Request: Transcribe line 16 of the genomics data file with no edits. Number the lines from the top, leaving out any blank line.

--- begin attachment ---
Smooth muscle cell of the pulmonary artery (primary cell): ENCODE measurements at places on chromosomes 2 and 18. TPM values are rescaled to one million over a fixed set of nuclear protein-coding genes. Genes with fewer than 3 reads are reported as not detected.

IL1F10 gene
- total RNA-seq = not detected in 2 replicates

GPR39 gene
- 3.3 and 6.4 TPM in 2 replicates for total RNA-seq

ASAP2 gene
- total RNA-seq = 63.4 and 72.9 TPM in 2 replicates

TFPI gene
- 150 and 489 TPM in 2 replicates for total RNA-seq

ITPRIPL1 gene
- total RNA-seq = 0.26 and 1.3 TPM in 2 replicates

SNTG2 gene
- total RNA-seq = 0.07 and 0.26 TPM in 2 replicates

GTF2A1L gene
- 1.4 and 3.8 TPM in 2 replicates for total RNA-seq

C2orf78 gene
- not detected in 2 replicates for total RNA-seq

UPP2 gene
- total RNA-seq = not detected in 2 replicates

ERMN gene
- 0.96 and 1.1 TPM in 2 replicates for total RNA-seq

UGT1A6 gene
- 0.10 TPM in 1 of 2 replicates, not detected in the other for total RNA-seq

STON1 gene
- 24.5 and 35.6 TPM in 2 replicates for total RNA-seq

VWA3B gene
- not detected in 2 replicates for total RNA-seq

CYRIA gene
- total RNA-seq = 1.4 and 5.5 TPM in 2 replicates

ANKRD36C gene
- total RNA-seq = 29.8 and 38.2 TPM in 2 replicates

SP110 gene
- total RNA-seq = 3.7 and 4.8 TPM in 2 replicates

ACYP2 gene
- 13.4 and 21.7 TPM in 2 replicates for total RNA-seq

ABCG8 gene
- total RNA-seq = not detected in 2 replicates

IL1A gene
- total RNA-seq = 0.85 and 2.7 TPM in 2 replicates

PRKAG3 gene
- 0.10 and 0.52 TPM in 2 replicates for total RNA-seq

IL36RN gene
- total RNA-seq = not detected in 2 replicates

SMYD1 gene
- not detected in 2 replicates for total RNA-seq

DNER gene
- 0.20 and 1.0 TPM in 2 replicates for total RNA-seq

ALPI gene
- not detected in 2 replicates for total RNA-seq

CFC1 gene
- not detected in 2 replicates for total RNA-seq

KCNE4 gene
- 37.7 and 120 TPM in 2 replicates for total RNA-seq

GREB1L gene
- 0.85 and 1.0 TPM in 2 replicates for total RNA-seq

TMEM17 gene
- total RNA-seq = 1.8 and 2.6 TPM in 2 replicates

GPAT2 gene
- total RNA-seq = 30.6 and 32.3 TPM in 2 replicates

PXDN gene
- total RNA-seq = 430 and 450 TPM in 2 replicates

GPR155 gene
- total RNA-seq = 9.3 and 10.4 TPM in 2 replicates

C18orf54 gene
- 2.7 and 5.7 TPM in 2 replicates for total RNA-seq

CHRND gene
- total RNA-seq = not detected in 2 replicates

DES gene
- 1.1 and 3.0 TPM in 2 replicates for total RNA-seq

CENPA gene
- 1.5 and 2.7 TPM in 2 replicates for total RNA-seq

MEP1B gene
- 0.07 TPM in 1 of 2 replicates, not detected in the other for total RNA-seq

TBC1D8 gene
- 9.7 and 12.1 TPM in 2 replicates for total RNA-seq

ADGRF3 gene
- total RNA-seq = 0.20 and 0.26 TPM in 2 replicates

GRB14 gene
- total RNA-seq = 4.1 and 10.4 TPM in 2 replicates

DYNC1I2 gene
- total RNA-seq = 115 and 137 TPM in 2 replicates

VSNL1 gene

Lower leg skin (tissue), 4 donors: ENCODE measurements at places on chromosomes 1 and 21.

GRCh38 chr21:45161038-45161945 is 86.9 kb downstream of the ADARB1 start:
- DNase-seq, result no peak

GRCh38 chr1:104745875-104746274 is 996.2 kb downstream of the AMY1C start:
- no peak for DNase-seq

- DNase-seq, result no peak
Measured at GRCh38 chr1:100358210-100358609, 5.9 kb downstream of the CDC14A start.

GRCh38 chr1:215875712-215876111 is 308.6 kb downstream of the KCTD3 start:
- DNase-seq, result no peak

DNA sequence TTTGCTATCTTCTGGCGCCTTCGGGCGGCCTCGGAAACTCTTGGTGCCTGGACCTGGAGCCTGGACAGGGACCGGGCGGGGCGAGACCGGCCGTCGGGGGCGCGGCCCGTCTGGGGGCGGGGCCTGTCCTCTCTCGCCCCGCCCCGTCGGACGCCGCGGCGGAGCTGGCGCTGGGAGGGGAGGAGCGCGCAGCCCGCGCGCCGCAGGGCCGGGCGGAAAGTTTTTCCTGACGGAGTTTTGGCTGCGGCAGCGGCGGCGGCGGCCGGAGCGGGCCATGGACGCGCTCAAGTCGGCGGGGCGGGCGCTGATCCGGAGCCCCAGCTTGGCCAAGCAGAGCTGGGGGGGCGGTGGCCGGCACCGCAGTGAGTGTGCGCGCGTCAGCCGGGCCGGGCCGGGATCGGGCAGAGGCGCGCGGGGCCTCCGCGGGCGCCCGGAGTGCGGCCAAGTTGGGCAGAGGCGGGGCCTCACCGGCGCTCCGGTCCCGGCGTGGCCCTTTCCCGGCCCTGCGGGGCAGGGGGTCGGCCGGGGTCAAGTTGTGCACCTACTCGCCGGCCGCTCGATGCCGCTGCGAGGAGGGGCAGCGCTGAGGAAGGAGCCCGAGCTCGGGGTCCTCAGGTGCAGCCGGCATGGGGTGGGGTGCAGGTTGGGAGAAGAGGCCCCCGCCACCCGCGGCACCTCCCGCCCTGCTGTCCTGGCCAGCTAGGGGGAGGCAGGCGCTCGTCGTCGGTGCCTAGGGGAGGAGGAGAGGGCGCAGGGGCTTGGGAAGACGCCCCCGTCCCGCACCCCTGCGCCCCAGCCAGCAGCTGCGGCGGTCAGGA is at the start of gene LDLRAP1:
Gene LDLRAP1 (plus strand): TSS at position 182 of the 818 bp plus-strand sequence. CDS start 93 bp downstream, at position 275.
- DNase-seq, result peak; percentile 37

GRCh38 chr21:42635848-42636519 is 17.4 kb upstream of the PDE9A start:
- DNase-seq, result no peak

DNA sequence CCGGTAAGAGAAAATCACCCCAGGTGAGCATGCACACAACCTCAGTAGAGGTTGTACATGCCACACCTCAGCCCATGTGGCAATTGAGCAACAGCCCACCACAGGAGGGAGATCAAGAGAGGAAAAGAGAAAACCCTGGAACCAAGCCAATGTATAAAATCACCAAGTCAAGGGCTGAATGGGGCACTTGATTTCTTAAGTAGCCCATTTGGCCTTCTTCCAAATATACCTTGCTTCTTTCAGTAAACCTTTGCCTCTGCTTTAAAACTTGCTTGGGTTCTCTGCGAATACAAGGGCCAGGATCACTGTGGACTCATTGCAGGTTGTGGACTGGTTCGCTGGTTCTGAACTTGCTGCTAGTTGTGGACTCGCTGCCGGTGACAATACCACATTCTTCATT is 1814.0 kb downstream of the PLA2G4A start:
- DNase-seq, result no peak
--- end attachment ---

C2orf78 gene